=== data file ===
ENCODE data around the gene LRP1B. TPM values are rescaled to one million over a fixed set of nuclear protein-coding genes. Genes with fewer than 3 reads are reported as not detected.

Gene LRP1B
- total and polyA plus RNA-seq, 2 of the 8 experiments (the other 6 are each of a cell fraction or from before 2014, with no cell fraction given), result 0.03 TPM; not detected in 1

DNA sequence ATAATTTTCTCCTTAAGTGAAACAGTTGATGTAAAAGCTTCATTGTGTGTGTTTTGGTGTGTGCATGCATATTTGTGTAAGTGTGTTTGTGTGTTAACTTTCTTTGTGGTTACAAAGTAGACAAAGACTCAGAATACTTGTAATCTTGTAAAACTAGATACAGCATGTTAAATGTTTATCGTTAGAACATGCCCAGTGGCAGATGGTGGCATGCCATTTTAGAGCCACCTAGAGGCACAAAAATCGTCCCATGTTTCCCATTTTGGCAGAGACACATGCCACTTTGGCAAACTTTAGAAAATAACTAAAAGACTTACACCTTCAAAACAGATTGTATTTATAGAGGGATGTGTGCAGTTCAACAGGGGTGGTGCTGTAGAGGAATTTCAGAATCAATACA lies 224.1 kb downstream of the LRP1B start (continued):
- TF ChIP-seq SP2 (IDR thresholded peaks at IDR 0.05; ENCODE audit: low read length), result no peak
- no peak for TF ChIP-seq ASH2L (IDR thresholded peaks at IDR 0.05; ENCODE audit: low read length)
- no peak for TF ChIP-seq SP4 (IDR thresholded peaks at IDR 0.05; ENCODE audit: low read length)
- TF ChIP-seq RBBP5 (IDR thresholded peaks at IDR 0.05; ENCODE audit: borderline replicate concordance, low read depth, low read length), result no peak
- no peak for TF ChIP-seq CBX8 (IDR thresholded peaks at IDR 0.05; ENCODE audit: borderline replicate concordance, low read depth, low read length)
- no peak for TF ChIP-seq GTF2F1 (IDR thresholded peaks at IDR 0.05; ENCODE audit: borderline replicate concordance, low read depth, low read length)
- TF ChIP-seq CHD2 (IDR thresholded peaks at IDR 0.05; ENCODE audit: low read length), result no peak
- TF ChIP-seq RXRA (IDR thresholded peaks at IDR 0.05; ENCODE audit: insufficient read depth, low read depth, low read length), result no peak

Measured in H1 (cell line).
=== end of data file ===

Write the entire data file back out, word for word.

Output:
ENCODE data around the gene LRP1B. TPM values are rescaled to one million over a fixed set of nuclear protein-coding genes. Genes with fewer than 3 reads are reported as not detected.

Gene LRP1B
- total and polyA plus RNA-seq, 2 of the 8 experiments (the other 6 are each of a cell fraction or from before 2014, with no cell fraction given), result 0.03 TPM; not detected in 1

DNA sequence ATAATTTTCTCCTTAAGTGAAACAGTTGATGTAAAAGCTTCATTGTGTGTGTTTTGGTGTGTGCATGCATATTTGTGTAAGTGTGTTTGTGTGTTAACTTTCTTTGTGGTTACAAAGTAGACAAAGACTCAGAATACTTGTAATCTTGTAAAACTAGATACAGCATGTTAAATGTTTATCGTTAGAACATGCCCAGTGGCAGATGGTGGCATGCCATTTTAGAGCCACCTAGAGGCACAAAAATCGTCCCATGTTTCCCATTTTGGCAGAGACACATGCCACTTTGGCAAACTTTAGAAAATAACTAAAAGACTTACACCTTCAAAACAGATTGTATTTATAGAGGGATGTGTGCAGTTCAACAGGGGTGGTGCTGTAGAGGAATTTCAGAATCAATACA lies 224.1 kb downstream of the LRP1B start (continued):
- TF ChIP-seq SP2 (IDR thresholded peaks at IDR 0.05; ENCODE audit: low read length), result no peak
- no peak for TF ChIP-seq ASH2L (IDR thresholded peaks at IDR 0.05; ENCODE audit: low read length)
- no peak for TF ChIP-seq SP4 (IDR thresholded peaks at IDR 0.05; ENCODE audit: low read length)
- TF ChIP-seq RBBP5 (IDR thresholded peaks at IDR 0.05; ENCODE audit: borderline replicate concordance, low read depth, low read length), result no peak
- no peak for TF ChIP-seq CBX8 (IDR thresholded peaks at IDR 0.05; ENCODE audit: borderline replicate concordance, low read depth, low read length)
- no peak for TF ChIP-seq GTF2F1 (IDR thresholded peaks at IDR 0.05; ENCODE audit: borderline replicate concordance, low read depth, low read length)
- TF ChIP-seq CHD2 (IDR thresholded peaks at IDR 0.05; ENCODE audit: low read length), result no peak
- TF ChIP-seq RXRA (IDR thresholded peaks at IDR 0.05; ENCODE audit: insufficient read depth, low read depth, low read length), result no peak

Measured in H1 (cell line).